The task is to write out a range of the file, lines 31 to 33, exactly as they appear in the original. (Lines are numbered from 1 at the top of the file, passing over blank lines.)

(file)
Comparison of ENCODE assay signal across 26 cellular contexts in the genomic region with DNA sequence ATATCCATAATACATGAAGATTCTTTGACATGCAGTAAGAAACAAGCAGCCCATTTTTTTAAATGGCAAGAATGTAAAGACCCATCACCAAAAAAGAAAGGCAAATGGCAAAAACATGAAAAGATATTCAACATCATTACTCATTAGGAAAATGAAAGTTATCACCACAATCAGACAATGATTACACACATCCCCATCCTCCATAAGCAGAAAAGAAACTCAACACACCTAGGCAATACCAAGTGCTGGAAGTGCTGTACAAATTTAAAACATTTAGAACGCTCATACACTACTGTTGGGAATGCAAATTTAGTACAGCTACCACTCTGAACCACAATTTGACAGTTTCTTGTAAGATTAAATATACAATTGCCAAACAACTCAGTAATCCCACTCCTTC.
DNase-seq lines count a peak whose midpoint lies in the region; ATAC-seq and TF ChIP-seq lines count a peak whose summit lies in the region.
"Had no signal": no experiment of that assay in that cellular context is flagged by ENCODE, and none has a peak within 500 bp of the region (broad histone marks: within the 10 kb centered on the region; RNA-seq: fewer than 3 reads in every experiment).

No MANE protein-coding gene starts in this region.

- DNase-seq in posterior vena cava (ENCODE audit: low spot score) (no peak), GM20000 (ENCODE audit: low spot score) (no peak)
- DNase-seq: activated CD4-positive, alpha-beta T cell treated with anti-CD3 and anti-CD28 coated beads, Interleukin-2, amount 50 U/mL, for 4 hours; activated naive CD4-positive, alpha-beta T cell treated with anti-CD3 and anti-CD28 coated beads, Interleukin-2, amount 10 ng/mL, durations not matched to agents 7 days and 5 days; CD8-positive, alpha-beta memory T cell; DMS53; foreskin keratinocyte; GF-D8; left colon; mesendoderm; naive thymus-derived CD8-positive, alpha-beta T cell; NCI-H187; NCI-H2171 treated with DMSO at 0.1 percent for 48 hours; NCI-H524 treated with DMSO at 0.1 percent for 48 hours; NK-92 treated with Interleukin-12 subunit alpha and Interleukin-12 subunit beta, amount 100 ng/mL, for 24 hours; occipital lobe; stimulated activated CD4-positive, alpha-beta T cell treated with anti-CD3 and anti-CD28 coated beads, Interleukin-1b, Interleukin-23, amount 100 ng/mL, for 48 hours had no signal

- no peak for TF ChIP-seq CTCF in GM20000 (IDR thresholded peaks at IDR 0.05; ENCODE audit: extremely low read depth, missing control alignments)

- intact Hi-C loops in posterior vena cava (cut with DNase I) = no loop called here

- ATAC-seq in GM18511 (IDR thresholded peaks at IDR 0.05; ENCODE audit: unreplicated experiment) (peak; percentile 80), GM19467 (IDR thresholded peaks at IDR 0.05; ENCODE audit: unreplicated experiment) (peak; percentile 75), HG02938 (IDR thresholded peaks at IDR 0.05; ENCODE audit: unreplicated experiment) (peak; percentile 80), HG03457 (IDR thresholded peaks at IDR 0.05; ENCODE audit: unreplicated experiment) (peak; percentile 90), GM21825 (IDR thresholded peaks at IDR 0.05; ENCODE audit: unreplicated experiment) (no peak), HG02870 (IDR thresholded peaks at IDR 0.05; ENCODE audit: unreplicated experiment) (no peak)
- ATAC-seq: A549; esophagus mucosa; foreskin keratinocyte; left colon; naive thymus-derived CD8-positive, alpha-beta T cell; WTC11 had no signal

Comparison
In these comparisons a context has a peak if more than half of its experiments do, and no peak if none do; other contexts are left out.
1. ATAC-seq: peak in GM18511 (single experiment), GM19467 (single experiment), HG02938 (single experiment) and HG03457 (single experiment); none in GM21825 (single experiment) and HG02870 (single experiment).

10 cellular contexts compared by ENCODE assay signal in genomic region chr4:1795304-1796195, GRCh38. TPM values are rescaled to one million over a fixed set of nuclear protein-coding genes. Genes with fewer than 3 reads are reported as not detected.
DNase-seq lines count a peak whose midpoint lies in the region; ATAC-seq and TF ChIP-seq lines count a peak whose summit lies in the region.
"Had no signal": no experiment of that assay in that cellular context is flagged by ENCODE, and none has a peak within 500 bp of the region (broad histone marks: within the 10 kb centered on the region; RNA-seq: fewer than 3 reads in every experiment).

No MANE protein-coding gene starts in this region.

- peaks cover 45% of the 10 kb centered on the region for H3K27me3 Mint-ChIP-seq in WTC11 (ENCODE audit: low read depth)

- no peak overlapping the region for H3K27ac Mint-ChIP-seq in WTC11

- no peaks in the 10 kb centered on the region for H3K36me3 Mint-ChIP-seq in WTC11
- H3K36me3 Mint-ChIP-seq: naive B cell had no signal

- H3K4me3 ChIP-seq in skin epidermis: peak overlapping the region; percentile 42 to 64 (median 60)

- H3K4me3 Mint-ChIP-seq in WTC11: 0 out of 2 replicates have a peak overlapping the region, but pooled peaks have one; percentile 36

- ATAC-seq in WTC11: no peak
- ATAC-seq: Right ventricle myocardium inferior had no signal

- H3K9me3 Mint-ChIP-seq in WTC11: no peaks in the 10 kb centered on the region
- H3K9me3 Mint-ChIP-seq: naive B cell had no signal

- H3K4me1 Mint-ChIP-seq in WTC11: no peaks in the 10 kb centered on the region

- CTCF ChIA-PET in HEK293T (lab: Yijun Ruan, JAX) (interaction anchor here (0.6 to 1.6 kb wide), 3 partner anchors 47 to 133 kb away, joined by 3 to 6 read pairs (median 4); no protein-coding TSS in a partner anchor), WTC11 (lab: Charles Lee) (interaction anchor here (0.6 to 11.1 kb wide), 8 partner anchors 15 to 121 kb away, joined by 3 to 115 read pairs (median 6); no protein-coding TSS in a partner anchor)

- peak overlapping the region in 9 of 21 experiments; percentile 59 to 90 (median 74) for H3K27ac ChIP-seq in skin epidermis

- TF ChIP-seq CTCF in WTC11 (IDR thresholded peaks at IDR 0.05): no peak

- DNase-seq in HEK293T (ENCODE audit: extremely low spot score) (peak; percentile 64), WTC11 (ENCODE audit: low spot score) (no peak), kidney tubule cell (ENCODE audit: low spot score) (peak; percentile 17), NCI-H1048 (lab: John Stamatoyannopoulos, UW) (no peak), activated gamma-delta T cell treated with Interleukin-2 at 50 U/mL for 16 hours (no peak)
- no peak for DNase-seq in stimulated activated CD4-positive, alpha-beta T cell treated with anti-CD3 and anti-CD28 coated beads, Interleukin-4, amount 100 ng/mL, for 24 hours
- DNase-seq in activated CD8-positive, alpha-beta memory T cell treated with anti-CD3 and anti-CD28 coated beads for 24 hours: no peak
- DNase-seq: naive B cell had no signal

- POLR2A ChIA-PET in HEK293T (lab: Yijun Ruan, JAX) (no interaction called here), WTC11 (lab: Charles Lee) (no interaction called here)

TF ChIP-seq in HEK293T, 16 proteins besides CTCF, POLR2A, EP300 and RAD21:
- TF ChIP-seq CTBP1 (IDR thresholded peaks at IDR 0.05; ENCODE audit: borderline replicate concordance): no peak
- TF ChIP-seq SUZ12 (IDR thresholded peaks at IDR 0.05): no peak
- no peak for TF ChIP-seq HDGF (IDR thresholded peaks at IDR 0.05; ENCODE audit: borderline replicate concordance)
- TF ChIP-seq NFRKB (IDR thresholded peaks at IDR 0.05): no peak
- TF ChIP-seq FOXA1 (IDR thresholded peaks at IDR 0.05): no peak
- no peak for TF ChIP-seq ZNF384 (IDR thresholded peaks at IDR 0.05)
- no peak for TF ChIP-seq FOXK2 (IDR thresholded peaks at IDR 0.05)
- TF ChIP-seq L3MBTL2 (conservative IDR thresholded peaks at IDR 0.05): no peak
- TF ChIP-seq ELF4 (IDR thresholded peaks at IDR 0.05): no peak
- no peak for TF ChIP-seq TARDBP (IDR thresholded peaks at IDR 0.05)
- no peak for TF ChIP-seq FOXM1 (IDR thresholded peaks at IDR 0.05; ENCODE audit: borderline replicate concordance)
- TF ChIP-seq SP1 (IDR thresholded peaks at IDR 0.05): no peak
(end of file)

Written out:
- TF ChIP-seq CTCF in WTC11 (IDR thresholded peaks at IDR 0.05): no peak

- DNase-seq in HEK293T (ENCODE audit: extremely low spot score) (peak; percentile 64), WTC11 (ENCODE audit: low spot score) (no peak), kidney tubule cell (ENCODE audit: low spot score) (peak; percentile 17), NCI-H1048 (lab: John Stamatoyannopoulos, UW) (no peak), activated gamma-delta T cell treated with Interleukin-2 at 50 U/mL for 16 hours (no peak)
- no peak for DNase-seq in stimulated activated CD4-positive, alpha-beta T cell treated with anti-CD3 and anti-CD28 coated beads, Interleukin-4, amount 100 ng/mL, for 24 hours